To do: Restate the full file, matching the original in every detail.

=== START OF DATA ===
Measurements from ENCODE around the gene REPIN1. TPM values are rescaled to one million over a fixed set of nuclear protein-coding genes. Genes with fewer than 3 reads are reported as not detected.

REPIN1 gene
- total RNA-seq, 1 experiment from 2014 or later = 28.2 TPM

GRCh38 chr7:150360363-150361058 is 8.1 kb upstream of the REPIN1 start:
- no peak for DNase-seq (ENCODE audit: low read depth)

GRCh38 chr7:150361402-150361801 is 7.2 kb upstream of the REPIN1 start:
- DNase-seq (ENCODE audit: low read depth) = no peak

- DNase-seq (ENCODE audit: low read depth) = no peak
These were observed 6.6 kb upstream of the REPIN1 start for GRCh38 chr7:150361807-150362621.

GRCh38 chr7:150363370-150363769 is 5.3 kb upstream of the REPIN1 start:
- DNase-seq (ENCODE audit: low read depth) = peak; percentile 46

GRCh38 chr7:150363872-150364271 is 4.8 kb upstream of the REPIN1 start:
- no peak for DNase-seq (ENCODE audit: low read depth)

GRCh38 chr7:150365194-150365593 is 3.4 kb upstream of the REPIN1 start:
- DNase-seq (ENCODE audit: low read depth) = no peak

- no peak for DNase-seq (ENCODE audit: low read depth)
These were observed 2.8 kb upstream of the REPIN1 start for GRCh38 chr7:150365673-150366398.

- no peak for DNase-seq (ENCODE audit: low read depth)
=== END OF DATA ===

Measurements from ENCODE around the gene REPIN1. TPM values are rescaled to one million over a fixed set of nuclear protein-coding genes. Genes with fewer than 3 reads are reported as not detected.

REPIN1 gene
- total RNA-seq, 1 experiment from 2014 or later = 28.2 TPM

GRCh38 chr7:150360363-150361058 is 8.1 kb upstream of the REPIN1 start:
- no peak for DNase-seq (ENCODE audit: low read depth)

GRCh38 chr7:150361402-150361801 is 7.2 kb upstream of the REPIN1 start:
- DNase-seq (ENCODE audit: low read depth) = no peak

- DNase-seq (ENCODE audit: low read depth) = no peak
These were observed 6.6 kb upstream of the REPIN1 start for GRCh38 chr7:150361807-150362621.

GRCh38 chr7:150363370-150363769 is 5.3 kb upstream of the REPIN1 start:
- DNase-seq (ENCODE audit: low read depth) = peak; percentile 46

GRCh38 chr7:150363872-150364271 is 4.8 kb upstream of the REPIN1 start:
- no peak for DNase-seq (ENCODE audit: low read depth)

GRCh38 chr7:150365194-150365593 is 3.4 kb upstream of the REPIN1 start:
- DNase-seq (ENCODE audit: low read depth) = no peak

- no peak for DNase-seq (ENCODE audit: low read depth)
These were observed 2.8 kb upstream of the REPIN1 start for GRCh38 chr7:150365673-150366398.

- no peak for DNase-seq (ENCODE audit: low read depth)